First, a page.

Brad Pitt Shares Story About Adam Sandler's Professor Telling Comedian to Quit Acting

Brad Pitt, Adam Sandler
Jon Kopaloff/FilmMagic/Dimitrios Kambouris/Getty Images for Film at Lincoln Center

Who knew these two were such good friends?!

Nothing beats a story showcasing a successful actor's ability to stay humble. 

In a new installment of the Variety Studios: Actors on Actors series, Brad Pitt shares a conversation with Adam Sandler, where the Ad Astra star relays a moving story he'd heard about the fellow A-lister concerning his days before making it in Hollywood -- which Sandler confirms.

"This is my favorite Adam Sandler story that I heard from [director] Bennett Miller," Pitt states. "It was that you were at NYU, and it was an acting coach, I believe. And he said to you, 'I want to take you out for a beer.' This is what I'm told. You guys went to a bar, and he kindly said to you: 'Think about something else. You have to choose another path.' Truth?"

"Exactly," Sandler responds.

"There's a second part to this story," Pitt continues. "This is why it's my favorite Adam Sandler story, and I think it says a lot about you. That you ran into him at your height, when you're getting the ultimate payday, and you're with a bunch of friends, out at a bar. Anyone would think that's the opportunity where you rub it in his face. And reportedly, what you did was you introduced him to your friends, and you said: 'This is the only teacher to ever buy me a beer.' True?"

"Yeah," Sandler answers.

During Pitt and Sandler's chat, the pair also discuss both working with Netflix. Sandler in particular was an early adopter, inking a four-picture deal in 2014 and then a new four-picture deal with the streaming giant in 2017.

"You crossed the picket line," Pitt tells Sandler, referencing Hollywood's initial disinterest in partnering with the streaming platform.

"I sure did. I didn't even know I was doing that," Sandler says. "They were interested in working together; they were so passionate. I'm just tight with Netflix. They love providing opportunities for many different types of comedies."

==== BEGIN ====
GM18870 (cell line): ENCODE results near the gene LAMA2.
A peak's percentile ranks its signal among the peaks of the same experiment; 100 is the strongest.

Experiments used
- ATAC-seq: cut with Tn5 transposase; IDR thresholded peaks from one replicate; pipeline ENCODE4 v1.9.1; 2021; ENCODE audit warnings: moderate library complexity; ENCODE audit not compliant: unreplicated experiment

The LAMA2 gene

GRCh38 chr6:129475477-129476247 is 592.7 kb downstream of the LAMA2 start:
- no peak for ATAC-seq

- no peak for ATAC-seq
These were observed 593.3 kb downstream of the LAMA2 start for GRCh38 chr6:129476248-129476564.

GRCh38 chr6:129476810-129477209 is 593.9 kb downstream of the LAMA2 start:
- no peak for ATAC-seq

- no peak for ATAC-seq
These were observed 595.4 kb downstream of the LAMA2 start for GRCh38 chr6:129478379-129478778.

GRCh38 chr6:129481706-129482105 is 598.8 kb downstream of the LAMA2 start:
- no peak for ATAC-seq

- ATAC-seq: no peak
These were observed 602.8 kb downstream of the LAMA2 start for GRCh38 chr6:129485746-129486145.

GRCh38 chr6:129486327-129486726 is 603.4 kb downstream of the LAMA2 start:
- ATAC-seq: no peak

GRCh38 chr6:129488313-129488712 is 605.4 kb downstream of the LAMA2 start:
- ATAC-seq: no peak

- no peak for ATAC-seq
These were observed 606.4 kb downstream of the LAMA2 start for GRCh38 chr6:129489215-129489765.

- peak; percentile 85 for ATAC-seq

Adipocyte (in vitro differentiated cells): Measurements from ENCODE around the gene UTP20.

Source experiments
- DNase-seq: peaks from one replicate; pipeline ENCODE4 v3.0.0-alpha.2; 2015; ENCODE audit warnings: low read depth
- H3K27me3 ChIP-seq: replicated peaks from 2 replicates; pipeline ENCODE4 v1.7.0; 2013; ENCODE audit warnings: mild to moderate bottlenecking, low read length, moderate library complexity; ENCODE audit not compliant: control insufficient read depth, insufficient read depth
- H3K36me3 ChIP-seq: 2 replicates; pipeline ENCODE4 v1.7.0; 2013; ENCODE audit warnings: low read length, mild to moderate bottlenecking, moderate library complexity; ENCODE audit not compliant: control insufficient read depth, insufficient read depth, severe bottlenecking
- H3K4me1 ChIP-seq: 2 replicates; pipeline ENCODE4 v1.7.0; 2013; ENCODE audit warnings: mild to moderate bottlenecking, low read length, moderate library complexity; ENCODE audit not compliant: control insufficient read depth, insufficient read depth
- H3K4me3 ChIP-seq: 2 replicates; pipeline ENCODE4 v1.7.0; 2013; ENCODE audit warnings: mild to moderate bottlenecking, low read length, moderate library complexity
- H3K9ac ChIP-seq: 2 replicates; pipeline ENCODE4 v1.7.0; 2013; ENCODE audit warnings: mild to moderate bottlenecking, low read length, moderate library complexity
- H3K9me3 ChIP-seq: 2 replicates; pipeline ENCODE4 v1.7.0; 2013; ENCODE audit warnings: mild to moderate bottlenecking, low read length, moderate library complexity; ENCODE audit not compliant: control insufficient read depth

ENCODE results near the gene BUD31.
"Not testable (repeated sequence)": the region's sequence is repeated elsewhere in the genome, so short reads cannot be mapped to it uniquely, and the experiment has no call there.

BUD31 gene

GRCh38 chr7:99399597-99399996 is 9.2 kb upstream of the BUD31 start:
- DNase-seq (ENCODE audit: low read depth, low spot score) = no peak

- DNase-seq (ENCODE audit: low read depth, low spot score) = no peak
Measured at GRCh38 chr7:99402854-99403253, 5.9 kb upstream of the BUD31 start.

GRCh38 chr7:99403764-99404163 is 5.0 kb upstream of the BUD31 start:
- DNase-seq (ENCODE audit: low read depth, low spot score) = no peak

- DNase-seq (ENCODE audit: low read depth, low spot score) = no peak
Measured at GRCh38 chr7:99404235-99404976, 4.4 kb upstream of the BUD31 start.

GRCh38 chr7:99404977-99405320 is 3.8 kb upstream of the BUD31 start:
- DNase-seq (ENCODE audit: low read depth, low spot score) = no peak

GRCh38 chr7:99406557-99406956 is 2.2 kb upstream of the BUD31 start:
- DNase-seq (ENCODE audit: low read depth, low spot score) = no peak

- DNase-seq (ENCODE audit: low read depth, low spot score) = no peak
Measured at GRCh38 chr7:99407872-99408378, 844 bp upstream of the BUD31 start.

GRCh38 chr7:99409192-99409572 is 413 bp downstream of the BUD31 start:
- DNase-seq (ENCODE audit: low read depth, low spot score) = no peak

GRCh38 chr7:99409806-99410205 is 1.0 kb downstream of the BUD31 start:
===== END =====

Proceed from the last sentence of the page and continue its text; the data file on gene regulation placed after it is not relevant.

"And then it's become an arms race for material. I guess my point is, I'm all for change. I'm not going to fight," Pitt adds. "I see the positive more and more. I see really interesting material get made."

Pitt also briefly touches upon reading Quentin Tarantino's single copy of his script for Once Upon a Time in Hollywood due to the director's commitment to secrecy.

"It was just one copy, his first copy, and you had to go to his house to read it," he shares. "I think the Rick Dalton character [played by Leonardo DiCaprio] had to get cast first. So the first time I went, it was a nice, clean, crisp script, and I got called back and it was all dog-eared and snot stained."

In addition, Pitt and Sandler talk about being recognized even when they attempt to disguise themselves. "I put on a dinosaur mask, and I got recognized in New York City," Pitt recalls. "I don’t know what it is, especially when people grow up with you. But you were deep in character."

Sandler says that while filming a movie in New York for 37 days in character, he still got looks. "I had a character going. I still got recognized, yes. Maybe a little more of a delay," he tells Pitt. "But like what you were saying: I was skiing one time, had the helmet on, the dickey was up, the goggles, and I was like: 'This is going to be a fun day. No one’s going to …' Literally, it was seven in the morning. 'Hey, Adam Sandler!' I go, 'How did you know?' He goes, 'That big nose of yours.'"